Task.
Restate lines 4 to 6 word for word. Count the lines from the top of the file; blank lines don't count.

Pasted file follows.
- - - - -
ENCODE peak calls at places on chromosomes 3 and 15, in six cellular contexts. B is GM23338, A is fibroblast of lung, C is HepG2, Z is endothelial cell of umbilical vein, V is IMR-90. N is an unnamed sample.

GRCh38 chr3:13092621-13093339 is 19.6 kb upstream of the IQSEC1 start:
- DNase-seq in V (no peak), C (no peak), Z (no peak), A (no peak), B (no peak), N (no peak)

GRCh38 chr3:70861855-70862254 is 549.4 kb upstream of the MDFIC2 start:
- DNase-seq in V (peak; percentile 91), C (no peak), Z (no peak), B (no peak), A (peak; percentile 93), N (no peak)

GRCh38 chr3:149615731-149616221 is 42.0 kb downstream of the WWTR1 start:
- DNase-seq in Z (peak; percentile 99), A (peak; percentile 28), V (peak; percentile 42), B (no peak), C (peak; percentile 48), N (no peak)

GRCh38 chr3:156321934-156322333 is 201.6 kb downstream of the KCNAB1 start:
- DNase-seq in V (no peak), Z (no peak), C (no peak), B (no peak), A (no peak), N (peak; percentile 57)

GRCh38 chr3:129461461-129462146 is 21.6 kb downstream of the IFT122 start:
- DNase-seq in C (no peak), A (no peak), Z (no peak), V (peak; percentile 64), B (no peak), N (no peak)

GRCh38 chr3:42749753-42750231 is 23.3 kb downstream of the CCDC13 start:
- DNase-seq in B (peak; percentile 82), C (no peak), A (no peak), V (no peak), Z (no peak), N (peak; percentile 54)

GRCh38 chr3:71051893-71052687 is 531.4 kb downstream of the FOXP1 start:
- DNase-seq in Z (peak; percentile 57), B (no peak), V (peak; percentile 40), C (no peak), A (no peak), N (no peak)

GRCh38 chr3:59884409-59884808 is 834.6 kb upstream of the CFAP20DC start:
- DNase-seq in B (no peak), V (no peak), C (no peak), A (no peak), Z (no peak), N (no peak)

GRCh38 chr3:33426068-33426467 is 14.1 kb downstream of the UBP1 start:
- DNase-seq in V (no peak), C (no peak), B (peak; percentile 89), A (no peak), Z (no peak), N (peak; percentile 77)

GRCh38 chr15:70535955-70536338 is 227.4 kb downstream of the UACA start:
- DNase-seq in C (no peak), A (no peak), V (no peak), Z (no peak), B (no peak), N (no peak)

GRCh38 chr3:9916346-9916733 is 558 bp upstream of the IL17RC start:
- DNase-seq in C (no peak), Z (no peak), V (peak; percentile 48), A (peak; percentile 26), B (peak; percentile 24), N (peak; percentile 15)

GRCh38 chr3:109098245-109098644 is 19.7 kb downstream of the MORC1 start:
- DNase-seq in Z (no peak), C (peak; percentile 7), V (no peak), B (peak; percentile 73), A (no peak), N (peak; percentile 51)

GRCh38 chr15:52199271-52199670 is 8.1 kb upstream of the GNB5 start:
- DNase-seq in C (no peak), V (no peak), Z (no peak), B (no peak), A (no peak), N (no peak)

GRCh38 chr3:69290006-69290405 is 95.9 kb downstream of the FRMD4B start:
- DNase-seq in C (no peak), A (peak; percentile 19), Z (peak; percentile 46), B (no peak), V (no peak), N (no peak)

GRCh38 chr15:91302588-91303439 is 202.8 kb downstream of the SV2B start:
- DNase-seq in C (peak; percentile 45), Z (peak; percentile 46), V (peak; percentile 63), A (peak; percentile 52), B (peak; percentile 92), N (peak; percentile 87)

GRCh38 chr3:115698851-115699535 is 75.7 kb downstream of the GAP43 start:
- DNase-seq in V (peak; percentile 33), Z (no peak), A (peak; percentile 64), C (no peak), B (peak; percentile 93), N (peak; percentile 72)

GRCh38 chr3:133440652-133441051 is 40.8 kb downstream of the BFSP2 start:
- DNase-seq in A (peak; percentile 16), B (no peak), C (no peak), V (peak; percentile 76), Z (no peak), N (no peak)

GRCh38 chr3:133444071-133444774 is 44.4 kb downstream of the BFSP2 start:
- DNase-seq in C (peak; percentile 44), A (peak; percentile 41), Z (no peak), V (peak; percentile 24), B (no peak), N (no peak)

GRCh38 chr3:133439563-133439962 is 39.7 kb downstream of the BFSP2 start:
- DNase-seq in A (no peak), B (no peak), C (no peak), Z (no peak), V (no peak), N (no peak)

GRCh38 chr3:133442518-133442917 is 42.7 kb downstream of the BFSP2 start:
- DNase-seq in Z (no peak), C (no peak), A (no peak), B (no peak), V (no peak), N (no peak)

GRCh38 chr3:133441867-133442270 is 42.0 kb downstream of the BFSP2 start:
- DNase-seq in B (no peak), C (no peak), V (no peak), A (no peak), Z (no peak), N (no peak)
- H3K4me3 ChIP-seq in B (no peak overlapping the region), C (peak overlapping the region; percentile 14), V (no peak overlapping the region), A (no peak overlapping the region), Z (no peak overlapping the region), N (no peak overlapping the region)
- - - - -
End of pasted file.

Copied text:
GRCh38 chr3:70861855-70862254 is 549.4 kb upstream of the MDFIC2 start:
- DNase-seq in V (peak; percentile 91), C (no peak), Z (no peak), B (no peak), A (peak; percentile 93), N (no peak)

GRCh38 chr3:149615731-149616221 is 42.0 kb downstream of the WWTR1 start: